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Dracula: Prince of Darkness
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Dracula: Prince of Darkness (1966) More at IMDbPro »

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Dracula: Prince of Darkness -- Dracula is resurrected, preying on four unsuspecting visitors to his castle.

Overview

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6.7/10   5,174 votes »
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Director:
Writers:
Jimmy Sangster (screenplay)
Anthony Hinds (idea)
(more)
Contact:
View company contact information for Dracula: Prince of Darkness on IMDbPro.
Release Date:
12 January 1966 (USA) See more »
Genre:
Tagline:
The Greatest All New Fright Show In Town! See more »
Plot:
Dracula is resurrected, preying on four unsuspecting visitors to his castle. Full summary » | Full synopsis »
Plot Keywords:
User Reviews:
"One of the best Dracula films in the Hammer series" See more (78 total) »

Cast

  (in credits order) (verified as complete)

Christopher Lee ... Count Dracula
Barbara Shelley ... Helen Kent
Andrew Keir ... Father Sandor
Francis Matthews ... Charles Kent
Suzan Farmer ... Diana Kent
Charles 'Bud' Tingwell ... Alan Kent (as Charles Tingwell)
Thorley Walters ... Ludwig
Philip Latham ... Klove
Walter Brown ... Brother Mark
George Woodbridge ... Landlord
Jack Lambert ... Brother Peter
Philip Ray ... Priest
Joyce Hemson ... Mother
John Maxim ... Coach Driver
rest of cast listed alphabetically:

Peter Cushing ... Doctor Van Helsing (archive footage) (uncredited)
Fred Wood ... Mourner (uncredited)

Directed by
Terence Fisher 
 
Writing credits
Jimmy Sangster (screenplay) (as John Sansom)

Anthony Hinds (idea) (as John Elder)

Bram Stoker (characters created by)

Anthony Hinds  story (uncredited)

Produced by
Anthony Nelson Keys .... producer
 
Original Music by
James Bernard 
 
Cinematography by
Michael Reed (director of photography)
 
Film Editing by
Chris Barnes 
 
Production Design by
Bernard Robinson 
 
Art Direction by
Don Mingaye 
 
Makeup Department
Roy Ashton .... makeup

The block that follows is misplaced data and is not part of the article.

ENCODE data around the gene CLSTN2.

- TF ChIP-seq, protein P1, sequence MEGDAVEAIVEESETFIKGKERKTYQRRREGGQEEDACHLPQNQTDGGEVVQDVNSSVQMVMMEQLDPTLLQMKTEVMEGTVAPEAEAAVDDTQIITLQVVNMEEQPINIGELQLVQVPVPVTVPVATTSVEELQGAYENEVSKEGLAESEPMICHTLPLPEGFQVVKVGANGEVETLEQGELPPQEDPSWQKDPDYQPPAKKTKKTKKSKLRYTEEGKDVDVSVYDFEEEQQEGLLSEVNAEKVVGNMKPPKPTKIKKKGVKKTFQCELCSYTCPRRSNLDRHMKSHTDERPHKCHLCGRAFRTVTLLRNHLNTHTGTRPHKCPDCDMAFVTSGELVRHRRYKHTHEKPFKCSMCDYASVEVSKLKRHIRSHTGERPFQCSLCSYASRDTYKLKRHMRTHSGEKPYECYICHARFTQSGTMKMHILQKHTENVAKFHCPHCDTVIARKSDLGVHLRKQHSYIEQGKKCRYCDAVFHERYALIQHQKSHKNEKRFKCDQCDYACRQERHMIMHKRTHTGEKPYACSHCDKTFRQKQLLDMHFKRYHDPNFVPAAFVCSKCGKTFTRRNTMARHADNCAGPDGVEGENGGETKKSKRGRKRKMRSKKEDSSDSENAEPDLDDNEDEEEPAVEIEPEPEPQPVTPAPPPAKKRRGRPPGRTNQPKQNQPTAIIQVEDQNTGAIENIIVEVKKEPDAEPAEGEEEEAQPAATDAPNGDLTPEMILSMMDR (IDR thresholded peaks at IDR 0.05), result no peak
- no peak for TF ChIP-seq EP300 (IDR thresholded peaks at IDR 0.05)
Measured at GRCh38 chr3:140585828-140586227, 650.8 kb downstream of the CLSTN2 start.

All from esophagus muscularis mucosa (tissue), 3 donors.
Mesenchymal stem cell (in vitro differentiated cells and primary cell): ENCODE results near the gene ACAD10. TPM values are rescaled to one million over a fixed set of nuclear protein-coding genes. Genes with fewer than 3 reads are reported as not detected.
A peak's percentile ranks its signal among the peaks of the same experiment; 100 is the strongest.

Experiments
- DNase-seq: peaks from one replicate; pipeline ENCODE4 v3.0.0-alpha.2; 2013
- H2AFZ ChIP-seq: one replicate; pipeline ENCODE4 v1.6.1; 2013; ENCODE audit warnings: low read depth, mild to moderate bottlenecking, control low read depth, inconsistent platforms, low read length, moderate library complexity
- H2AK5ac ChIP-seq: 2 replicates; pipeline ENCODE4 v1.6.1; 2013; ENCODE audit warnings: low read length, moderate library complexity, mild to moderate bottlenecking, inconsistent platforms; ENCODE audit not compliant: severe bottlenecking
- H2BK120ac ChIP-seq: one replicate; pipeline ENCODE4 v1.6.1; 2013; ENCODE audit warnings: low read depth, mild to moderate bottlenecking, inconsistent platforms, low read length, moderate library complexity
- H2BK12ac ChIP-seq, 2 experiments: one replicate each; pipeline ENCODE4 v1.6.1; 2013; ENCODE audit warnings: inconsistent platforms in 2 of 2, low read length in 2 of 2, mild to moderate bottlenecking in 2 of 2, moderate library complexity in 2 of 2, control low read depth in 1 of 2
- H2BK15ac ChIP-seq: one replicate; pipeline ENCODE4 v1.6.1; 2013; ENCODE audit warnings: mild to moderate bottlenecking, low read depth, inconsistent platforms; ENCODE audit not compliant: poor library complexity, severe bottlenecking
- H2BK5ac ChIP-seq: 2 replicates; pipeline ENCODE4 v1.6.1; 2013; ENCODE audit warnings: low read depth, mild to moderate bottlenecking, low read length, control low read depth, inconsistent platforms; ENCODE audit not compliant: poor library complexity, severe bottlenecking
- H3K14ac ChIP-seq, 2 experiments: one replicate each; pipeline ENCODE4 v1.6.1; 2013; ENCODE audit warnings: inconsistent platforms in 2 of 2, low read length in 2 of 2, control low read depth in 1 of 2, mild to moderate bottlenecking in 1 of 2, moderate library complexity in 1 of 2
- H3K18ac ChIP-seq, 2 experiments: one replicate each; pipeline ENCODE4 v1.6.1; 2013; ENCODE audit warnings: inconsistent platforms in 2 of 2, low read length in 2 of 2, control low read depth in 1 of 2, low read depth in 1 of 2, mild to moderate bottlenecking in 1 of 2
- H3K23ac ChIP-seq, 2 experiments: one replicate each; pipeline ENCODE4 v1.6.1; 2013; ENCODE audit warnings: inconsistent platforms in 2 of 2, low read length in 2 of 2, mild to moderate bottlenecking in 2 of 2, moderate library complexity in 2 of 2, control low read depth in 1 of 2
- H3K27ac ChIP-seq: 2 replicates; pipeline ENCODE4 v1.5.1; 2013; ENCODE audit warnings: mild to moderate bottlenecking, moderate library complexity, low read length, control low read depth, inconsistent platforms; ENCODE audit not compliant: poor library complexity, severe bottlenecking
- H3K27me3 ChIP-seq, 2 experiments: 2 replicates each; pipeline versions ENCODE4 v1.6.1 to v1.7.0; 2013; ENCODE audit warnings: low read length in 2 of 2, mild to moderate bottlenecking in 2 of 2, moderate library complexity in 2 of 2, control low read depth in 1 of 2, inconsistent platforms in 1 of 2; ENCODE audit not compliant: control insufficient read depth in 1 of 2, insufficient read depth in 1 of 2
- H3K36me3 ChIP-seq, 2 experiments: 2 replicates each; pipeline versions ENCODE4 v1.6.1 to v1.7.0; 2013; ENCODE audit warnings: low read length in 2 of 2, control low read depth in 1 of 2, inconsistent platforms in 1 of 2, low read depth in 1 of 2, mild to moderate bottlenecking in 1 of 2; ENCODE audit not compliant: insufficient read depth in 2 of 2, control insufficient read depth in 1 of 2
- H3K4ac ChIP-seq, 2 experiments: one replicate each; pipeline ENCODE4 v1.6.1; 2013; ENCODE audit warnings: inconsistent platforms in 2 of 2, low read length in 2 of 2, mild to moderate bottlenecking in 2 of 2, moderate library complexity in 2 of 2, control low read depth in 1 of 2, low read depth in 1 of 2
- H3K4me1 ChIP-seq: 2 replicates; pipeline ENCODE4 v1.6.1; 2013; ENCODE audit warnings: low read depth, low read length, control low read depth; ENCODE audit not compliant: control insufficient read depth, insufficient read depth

Frieda Steiger .... hair stylist
 
Production Management
Ross MacKenzie .... production manager (as Ross Mackenzie)
 
Second Unit Director or Assistant Director
Bert Batt .... assistant director
Hugh Harlow .... second assistant director (uncredited)
 
Art Department
Michael Finlay .... painter (uncredited)
 
Sound Department
Roy Baker .... sound editor
Ken Rawkins .... sound recordist
 
Special Effects by
Les Bowie .... special effects (uncredited)
 
Stunts
Peter Diamond .... stunts (uncredited)
Eddie Powell .... stunts (uncredited)
 
Camera and Electrical Department
Cecil Cooney .... camera operator (as Cece Cooney)
 
Costume and Wardrobe Department
Rosemary Burrows .... wardrobe
 
Editorial Department
James Needs .... supervising editor
 
Music Department
Philip Martell .... musical supervisor
Philip Martell .... orchestrator (uncredited)
 
Other crew
Lorna Selwyn .... continuity
 
Crew believed to be complete


Production CompaniesDistributorsSpecial Effects

Additional Details

Also Known As:
Runtime:
90 min | Spain:86 min (DVD edition)
Country:
Language:
Color:
Color (Technicolor)
Aspect Ratio:
2.35 : 1 See more »
Sound Mix:
Mono (RCA Sound Recording)
Certification:
Australia:M | Finland:(Banned) (1966) | Germany:12 (DVD rating) | Germany:16 (DVD release) | Norway:16 (1972) | Norway:(Banned) (1966 - 1972) | Spain:13 | Sweden:15 (cut) | UK:X (original rating) | UK:15 (video rating) (1992) | USA:Unrated | West Germany:16 (f) (original rating) | West Germany:12 (f) (re-rating)

Did You Know?

Trivia: